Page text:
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Pilots Kept Losing Oxygen and the Military Had No Idea Why. Now There’s a Possible Fix.





The United States Air Force and Navy appear to be closing in on a partial solution to a complicated set of problems that have for years caused pilots to experience adverse physiological symptoms midair, endangering them and the aircraft. Officials from both services said that by early 2019 they will replace faulty oxygen-supply systems with new hardware and software in their T-6 Texan trainer aircraft. They are also continuing to study how pilots in their trainer and combat aircraft are being affected by hypoxia — a physiological condition caused by low levels of oxygen in the bloodstream that can lead to a lack of concentration and muscle control, inability to perform delicate tasks and ultimately loss of consciousness.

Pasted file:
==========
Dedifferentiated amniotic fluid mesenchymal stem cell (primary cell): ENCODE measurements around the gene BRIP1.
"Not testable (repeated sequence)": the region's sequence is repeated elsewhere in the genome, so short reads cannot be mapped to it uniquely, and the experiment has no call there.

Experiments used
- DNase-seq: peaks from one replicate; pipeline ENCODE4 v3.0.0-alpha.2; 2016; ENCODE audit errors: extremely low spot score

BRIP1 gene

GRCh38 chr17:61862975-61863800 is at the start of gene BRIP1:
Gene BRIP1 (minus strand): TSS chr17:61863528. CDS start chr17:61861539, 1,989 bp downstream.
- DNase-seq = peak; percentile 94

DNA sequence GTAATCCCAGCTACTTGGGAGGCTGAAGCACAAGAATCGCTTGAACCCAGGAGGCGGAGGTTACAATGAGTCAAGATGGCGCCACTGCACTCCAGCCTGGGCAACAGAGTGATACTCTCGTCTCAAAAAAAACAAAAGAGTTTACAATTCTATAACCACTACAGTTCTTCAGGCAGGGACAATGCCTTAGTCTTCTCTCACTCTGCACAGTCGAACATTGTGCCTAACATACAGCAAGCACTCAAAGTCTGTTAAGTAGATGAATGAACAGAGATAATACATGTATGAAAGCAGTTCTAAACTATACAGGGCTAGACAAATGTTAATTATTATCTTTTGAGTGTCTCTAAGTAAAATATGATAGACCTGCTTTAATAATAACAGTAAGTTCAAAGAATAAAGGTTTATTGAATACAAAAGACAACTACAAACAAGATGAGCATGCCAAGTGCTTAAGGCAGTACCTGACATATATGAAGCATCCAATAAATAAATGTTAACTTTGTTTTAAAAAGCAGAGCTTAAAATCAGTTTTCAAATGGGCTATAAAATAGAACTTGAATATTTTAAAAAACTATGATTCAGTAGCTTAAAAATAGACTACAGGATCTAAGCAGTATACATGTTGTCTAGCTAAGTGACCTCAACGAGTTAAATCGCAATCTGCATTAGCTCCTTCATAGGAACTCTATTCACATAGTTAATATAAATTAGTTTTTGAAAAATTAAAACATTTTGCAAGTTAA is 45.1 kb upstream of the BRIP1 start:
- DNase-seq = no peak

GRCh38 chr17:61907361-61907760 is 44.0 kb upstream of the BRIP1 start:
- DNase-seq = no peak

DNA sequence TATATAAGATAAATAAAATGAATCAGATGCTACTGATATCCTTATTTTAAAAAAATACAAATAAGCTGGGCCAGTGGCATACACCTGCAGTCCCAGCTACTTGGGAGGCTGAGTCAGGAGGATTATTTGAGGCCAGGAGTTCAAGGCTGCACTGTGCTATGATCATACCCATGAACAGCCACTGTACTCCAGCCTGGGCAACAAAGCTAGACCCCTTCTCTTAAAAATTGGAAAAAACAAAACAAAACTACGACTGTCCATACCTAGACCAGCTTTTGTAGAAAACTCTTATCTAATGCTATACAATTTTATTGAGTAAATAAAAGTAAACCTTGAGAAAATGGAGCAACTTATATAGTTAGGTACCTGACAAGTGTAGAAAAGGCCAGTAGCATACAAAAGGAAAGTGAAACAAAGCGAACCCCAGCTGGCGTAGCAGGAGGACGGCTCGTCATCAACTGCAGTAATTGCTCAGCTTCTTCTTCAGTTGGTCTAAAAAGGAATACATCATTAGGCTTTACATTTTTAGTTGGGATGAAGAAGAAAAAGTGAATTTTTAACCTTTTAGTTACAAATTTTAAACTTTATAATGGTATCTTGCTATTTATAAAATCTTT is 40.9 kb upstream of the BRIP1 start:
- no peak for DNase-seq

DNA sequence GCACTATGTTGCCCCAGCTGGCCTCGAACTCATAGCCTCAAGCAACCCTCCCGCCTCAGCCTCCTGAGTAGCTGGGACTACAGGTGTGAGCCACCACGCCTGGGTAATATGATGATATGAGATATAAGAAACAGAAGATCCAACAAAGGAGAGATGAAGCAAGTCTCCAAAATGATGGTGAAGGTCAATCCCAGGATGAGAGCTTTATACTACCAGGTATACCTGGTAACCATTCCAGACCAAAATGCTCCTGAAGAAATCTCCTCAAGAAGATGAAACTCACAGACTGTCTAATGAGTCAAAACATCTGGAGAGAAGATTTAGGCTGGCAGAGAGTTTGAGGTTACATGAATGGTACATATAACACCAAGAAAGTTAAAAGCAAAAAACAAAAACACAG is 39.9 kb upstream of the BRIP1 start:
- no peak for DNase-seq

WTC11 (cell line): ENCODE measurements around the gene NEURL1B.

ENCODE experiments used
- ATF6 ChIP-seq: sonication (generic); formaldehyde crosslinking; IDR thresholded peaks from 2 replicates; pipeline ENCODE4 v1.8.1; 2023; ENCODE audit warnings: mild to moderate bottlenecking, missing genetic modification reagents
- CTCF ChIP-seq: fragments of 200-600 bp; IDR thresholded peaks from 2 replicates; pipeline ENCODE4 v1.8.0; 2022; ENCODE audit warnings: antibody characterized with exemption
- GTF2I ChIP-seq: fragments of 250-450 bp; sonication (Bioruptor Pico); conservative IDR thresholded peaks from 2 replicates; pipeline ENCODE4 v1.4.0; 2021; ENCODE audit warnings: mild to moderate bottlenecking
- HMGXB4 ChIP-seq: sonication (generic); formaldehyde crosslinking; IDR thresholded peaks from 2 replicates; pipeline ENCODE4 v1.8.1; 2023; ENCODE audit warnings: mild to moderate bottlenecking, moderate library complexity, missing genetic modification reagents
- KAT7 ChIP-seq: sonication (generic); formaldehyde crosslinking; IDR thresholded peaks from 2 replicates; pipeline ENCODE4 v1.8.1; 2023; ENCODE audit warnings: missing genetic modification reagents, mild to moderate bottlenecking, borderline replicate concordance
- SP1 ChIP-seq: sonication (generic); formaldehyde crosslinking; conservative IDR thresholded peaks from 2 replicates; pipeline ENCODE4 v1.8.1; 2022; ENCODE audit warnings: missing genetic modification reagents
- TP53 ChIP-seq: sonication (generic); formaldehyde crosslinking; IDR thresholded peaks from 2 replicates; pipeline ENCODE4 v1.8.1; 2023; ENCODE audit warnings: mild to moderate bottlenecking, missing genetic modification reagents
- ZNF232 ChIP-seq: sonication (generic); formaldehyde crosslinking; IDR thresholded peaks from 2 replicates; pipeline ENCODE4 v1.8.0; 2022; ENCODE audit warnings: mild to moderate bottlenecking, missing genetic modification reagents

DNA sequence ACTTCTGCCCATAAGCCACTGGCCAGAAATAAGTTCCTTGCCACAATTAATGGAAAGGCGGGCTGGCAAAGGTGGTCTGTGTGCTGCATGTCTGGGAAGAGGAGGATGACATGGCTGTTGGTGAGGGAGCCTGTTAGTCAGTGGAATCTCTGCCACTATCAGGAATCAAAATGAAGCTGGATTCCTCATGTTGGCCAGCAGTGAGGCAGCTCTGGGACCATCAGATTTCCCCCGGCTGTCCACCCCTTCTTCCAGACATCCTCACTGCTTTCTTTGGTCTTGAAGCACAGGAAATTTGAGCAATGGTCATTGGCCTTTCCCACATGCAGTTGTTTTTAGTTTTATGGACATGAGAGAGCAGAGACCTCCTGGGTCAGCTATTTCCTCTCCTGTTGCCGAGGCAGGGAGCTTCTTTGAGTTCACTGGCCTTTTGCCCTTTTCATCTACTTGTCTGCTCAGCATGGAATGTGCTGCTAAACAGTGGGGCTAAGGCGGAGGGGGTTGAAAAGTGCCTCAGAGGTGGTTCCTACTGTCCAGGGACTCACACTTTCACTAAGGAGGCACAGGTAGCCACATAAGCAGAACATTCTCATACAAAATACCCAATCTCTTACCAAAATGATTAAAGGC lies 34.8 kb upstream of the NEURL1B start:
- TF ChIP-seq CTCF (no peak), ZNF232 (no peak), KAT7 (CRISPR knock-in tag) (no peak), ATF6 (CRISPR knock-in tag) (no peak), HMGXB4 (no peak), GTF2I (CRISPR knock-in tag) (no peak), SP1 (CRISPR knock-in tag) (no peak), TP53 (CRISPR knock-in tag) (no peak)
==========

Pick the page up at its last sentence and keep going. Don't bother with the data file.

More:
Oxygen-deprivation and cockpit-pressurization problems have afflicted trainer and top-line aircraft in the Navy and the Air Force — including the F-22 Raptor, the F-35A Joint Strike Fighter, the A-10 Thunderbolt, the T-45 Goshawk trainer and F/A-18 Hornet — for at least a decade. Until recently, the source of these episodes mystified military officials. Because so many different aircraft were affected, the services didn’t think they were being caused by one specific problem. In his testimony to the House Armed Services Tactical Air and Land Forces Subcommittee in February, Lt. Gen. Mark Nowland, the Air Force deputy chief of staff for operations, said that “there is no single root cause tied to a manufacturing or design defect that would explain multiple physiological event incidents across airframes or within a specific airframe.” Lawmakers, frustrated with the lack of progress made by the services, criticized Nowland for his remarks. “I could not be more disappointed by your presentation,” said Representative Michael R. Turner, an Ohio Republican and the subcommittee chairman. “There is something wrong with the systems that these pilots are relying on for their lives.” Many junior pilots, meanwhile, felt that their leaders were ignoring or playing down the episodes, because they couldn’t replicate the problem or find an easy fix.